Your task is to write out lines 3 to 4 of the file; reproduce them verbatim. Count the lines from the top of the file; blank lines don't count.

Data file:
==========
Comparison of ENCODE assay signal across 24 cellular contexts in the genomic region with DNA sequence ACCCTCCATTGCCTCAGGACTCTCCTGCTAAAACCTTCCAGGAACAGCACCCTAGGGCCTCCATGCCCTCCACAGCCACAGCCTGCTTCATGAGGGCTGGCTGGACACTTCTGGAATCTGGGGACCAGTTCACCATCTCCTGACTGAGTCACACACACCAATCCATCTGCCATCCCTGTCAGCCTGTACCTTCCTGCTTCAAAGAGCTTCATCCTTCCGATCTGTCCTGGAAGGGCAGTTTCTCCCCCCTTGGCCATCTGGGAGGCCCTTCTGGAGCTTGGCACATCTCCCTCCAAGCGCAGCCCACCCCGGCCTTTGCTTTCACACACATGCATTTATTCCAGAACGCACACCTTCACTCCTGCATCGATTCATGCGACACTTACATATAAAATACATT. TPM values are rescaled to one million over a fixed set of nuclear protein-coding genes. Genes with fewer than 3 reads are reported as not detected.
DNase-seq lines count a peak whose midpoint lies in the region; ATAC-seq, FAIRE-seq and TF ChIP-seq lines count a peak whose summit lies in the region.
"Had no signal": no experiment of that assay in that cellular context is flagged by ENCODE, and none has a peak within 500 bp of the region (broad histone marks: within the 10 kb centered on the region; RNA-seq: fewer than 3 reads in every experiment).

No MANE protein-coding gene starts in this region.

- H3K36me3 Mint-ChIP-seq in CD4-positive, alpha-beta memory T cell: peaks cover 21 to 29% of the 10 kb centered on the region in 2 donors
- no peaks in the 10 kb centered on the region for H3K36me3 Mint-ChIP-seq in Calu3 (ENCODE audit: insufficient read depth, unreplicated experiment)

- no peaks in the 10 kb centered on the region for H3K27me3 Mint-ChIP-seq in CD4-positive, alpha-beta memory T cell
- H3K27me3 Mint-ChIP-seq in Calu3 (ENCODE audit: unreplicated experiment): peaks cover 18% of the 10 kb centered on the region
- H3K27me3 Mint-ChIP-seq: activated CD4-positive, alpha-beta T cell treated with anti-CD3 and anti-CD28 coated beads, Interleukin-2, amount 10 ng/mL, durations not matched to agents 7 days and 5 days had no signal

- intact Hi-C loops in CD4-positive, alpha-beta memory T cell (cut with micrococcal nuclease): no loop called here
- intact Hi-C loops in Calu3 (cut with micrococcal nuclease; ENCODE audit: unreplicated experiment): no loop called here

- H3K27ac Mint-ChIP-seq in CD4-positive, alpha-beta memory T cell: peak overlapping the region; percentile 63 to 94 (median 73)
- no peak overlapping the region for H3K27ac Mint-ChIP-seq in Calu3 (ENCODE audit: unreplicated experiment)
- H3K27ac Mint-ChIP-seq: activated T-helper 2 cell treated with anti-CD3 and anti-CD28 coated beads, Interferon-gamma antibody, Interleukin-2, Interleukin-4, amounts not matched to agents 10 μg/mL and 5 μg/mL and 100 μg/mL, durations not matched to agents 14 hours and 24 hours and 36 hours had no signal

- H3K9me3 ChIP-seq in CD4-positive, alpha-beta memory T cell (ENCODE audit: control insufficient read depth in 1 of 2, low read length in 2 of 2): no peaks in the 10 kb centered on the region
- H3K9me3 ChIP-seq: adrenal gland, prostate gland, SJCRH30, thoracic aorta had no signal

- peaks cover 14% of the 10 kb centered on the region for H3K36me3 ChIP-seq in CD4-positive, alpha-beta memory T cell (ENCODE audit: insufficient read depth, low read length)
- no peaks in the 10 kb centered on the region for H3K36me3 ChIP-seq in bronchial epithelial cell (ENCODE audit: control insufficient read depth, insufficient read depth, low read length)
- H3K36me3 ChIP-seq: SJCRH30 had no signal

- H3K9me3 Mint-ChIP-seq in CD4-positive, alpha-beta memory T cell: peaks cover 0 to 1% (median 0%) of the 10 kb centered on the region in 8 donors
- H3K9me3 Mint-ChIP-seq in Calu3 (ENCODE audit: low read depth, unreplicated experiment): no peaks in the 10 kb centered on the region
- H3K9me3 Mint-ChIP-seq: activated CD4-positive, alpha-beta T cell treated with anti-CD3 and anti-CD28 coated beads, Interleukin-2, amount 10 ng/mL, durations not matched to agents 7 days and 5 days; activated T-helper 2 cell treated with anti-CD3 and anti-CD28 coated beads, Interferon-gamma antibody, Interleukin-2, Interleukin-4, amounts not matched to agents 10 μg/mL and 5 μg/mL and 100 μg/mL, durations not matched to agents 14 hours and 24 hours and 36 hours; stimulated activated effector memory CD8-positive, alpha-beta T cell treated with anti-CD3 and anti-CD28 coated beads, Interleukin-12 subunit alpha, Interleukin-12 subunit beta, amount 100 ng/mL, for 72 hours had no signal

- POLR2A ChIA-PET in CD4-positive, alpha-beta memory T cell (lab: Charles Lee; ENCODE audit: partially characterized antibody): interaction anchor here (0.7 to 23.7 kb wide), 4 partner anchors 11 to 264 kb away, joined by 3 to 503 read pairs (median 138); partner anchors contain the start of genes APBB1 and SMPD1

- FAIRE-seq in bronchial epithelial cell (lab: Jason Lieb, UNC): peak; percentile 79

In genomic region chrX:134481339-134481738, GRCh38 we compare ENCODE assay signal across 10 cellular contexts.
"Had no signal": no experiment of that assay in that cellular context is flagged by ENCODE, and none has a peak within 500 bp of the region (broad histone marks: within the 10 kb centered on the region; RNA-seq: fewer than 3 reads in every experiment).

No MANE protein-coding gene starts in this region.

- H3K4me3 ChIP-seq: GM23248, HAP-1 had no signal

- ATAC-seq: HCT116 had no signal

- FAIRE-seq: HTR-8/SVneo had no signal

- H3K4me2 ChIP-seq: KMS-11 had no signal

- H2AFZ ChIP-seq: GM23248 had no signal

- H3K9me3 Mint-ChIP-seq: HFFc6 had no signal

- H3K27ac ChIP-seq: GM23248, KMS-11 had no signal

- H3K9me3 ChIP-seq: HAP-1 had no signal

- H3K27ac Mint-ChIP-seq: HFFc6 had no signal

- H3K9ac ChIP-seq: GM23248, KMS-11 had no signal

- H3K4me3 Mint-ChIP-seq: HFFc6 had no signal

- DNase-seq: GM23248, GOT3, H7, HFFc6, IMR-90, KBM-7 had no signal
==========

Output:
"Had no signal": no experiment of that assay in that cellular context is flagged by ENCODE, and none has a peak within 500 bp of the region (broad histone marks: within the 10 kb centered on the region; RNA-seq: fewer than 3 reads in every experiment).

No MANE protein-coding gene starts in this region.